Non-cumulative FDs will pay you interest at fixed intervals. You could choose to receive interest payments monthly, quarterly, half-yearly, or annually, depending upon your needs. This will give you a regular stream of income. However, the downside of non-cumulative FDs is that you will lose out on earning interest on interest.

Types of Fixed Deposits

Before you invest in a fixed deposit, you must know the different FDs offered in the market.

  • Standard Term Deposits

Standard fixed deposits are investment schemes wherein you invest an amount for a fixed period and a predetermined interest rate. The period of investment or tenure can range from 7 days up to 10 years. The interest offered depends on the duration of investment as well as the financial institution offering this instrument.

  • Senior Citizen Fixed Deposits

For individuals over 60 years of age, banks and NBFCs offer a higher interest rate on FDs than other investors, usually providing about 25-50 basis points (0.25-0.50%) more. They also provide an additional tax benefit. Interest from senior citizen FDs does not carry a tax deducted at source if it does not exceed ₹50,000 a year. Other investment options do not provide this benefit for seniors.

For individuals who are not senior citizens, the TDS deduction limit is at ₹40,000 a year. Investing in FDs as a senior citizen will reduce your overall tax burden and hence, increase returns.

  • Tax-Saving Fixed Deposit

There are specific tax-saving FDs that are eligible for tax deductions. A tax-saving FD has a maturity period of 5 years and the principal amount, up to ₹1, 50,000 per annum is tax-deductible under section 80C of the Indian Income Tax Act.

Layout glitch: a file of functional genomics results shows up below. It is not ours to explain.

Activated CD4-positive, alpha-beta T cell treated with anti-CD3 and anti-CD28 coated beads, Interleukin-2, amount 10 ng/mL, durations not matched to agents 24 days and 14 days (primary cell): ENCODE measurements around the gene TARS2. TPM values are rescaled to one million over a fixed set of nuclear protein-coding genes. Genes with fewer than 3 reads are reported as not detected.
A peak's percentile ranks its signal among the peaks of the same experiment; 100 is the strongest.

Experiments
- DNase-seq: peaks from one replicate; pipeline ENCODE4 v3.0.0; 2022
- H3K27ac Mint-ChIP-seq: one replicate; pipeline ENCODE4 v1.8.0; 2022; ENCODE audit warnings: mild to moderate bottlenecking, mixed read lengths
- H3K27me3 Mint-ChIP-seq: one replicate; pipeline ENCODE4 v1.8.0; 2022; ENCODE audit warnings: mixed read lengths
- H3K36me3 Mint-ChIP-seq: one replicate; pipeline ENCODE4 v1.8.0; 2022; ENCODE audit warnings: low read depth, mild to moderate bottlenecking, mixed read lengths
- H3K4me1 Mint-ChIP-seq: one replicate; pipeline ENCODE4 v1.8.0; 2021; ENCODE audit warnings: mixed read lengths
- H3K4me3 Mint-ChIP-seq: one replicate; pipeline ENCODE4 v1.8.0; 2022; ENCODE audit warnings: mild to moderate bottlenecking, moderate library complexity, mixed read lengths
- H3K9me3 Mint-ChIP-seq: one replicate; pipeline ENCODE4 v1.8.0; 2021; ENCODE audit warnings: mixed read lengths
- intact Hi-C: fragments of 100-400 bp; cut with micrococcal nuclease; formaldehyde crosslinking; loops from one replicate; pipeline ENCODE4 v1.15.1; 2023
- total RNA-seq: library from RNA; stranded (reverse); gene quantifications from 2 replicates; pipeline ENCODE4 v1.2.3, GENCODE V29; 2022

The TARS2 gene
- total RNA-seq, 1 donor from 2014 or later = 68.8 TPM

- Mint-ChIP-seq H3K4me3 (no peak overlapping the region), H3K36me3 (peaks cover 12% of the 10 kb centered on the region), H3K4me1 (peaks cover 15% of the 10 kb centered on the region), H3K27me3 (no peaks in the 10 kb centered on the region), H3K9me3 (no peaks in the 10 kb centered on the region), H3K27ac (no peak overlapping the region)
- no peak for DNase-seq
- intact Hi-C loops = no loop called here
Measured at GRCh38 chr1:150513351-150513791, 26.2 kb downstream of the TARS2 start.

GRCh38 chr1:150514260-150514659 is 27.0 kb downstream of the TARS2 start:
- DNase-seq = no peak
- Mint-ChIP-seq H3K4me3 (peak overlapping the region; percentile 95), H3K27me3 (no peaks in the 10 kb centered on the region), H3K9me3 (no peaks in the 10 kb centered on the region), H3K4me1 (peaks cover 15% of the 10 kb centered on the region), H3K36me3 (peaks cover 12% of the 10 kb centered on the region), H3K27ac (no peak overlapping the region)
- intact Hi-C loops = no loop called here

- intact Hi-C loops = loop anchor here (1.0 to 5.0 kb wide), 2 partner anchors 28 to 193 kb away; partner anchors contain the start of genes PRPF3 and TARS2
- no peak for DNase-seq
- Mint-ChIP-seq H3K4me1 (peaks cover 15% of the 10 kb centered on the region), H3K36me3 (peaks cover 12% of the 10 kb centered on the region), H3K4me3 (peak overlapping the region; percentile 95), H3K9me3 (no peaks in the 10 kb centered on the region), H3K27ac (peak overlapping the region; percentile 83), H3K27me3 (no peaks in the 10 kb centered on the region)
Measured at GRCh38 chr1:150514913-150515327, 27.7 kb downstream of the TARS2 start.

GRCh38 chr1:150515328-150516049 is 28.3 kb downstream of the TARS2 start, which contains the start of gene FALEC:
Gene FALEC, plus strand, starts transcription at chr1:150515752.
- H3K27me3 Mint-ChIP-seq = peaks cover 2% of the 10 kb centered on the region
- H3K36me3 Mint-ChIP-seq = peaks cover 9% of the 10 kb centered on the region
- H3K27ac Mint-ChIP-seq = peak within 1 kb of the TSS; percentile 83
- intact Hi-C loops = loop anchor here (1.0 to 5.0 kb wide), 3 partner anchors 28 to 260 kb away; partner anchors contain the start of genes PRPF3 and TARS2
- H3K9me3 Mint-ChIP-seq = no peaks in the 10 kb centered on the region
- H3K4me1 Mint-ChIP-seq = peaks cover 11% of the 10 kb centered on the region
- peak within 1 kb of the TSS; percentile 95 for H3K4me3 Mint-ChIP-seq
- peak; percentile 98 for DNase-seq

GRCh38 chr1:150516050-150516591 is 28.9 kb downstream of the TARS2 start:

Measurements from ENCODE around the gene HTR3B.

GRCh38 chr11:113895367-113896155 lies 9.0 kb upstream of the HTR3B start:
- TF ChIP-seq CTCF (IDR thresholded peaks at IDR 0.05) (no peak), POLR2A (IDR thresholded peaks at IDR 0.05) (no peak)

• Recurring Deposit

A recurring deposit is a type of fixed deposit wherein you can invest a fixed sum monthly or quarterly for a specified time. The interest rate is predetermined. At the end of the maturity period, you will receive your principal along with interest calculated proportionately. For instance, you can deposit ₹1,000 every month for five years. Interest on the first deposit will be paid for five years while that on the last deposit will be paid for one month.

  • Flexi Fixed Deposit

A flexible fixed deposit is linked to your savings account. In this instrument, you can instruct your bank to automatically transfer any sum beyond a predetermined balance to a fixed deposit via an auto sweep-in feature. For instance, if you want to maintain a balance of ₹20,000 every month, any excess will be transferred to an FD. Conversely, if your balance falls below ₹20,000, the bank will liquidate a portion of your FD to maintain your balance. It gives you the benefit of liquidity and investment.